November 28, 2020

Editorial: Empathy, the law and the pounding of fists

There is an old saying among lawyers: when the facts are on your side, argue the facts. When the law is on your side, argue the law. And when the law and the facts aren’t on your side, pound your fist on the table louder than the other guy.
It is unclear whether David Schwartz, former Webster University student, has the law or the facts on his side. What is clear is that Schwartz is planning on pounding his fist on the table very, very loudly.
When The Journal learned last week that Schwartz filed suit against the school, we weren’t surprised.  When we began to read the details, we found a few eyebrow-raisers.
Schwartz alleges in his suit that the university unfairly terminated him from the MA counseling program for “lacking empathy.” Schwartz complained this was the first time he had received anything less than sterling reviews. Schwartz’s suit asks for more than $1 million in damages for “significant losses in the form of delayed pursuit of education.”
If Schwartz is telling the truth, this is an issue of concern. No student should be informed that they are being terminated from a program without the proper opportunity to correct damaging or incorrect practices.
But it doesn’t end there. Schwartz claims that his termination was based on a letter written anonymously to the dean of the College of Arts and Sciences. Schwartz’s letter complained of a romantic relationship between a professor in his department and the program director of the MA counseling program. Schwartz claims it was after his letter that his reviews became poor and he was terminated from the program.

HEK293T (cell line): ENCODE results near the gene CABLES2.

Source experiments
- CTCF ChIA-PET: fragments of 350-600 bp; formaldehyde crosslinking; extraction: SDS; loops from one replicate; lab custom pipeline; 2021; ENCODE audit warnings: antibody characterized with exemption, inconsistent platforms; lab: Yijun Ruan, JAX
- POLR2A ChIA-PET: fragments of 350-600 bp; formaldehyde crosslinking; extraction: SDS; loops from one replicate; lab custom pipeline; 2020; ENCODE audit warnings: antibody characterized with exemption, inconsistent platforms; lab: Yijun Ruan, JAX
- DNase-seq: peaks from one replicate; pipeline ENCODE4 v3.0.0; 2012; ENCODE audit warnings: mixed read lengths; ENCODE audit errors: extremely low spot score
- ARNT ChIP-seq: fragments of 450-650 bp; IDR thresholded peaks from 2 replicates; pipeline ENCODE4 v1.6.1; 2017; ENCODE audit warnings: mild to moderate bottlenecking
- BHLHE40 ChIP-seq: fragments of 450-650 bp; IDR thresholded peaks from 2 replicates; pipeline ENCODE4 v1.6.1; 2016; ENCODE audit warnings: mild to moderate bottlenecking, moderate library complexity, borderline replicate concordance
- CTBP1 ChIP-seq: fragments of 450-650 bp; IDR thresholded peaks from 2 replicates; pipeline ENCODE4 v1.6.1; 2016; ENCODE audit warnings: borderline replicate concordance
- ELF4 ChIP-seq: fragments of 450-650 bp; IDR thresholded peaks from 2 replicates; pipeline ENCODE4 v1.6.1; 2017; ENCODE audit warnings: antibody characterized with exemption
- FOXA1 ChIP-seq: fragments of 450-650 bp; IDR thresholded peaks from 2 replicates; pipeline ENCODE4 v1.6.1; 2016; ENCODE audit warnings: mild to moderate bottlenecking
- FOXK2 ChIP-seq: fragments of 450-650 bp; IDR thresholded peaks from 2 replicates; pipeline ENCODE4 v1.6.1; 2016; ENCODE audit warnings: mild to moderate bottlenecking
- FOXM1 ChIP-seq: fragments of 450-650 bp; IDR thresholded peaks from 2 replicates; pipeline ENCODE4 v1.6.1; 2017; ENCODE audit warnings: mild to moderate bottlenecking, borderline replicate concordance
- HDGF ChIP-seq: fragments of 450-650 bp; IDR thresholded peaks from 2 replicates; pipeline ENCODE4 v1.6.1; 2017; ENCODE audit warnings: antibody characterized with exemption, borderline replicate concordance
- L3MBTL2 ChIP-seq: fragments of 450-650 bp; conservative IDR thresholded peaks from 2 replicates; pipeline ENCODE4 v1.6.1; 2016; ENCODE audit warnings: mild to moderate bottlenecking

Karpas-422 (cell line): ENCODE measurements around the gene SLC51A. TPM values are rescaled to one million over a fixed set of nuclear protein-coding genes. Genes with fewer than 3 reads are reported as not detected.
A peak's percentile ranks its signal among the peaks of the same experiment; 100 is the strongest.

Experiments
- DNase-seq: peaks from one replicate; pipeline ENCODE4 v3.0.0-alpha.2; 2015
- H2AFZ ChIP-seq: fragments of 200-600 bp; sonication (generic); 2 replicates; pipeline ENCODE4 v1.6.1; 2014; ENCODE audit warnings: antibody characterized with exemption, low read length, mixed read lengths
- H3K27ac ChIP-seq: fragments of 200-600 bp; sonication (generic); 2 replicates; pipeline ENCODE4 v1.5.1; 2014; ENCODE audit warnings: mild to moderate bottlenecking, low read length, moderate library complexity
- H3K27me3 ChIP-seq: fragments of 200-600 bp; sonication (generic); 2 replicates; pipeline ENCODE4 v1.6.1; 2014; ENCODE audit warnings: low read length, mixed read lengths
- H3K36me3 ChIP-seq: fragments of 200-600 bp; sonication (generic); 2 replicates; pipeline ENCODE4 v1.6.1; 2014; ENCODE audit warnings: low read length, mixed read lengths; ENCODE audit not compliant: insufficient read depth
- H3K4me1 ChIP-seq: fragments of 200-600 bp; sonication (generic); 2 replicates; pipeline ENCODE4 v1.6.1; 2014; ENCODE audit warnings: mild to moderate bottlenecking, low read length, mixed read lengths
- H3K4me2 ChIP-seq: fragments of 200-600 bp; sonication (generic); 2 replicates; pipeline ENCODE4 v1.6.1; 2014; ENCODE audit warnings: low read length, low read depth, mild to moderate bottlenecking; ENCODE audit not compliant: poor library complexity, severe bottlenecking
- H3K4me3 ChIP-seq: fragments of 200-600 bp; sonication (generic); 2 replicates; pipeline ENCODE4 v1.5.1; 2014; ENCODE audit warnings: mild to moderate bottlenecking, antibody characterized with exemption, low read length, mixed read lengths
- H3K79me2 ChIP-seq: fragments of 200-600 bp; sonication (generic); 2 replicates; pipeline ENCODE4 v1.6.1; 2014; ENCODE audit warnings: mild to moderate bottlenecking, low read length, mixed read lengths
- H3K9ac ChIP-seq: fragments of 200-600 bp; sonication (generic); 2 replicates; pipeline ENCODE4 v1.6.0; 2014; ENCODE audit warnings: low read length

A few days later, when the story of the lawsuit broke in the St. Louis Post-Dispatch, Schwartz made another fist-pounding announcement. Schwartz’s plan was to hold an open workshop on empathy at the St. Louis Zoo, outside the polar bear exhibit. Schwartz chose an empty, exhibit. The zoo’s polar bear, Hope, died in 2009. Empathy abound, Schwartz hoped that others might share his sadness for the lost creature.
Schwartz was counting on a little fist pounding in the court of public opinion. Sadly, zoo officials informed Schwartz’s attorney the event was against policy and would have to be canceled. His attorney, Albert Watkins, gave a statement on the cancellation.
“My client was extremely empathetic to the potential for interfering with the ‘zoo visitor experience’ and elected to cancel what was expected to be a very lightly attended workshop. Perhaps the exercise proved to be the workshop itself?”
If Schwartz was terminated because he complained about his teachers, then the facts are on his side. If Schwartz was terminated because his teachers failed to provide him with an equal opportunity to learn, the law is on his side.
But if Schwartz was terminated because he failed to take proper steps, learn proper tools and involve himself fully in the process, then he is just a guy pounding his fist on the table.

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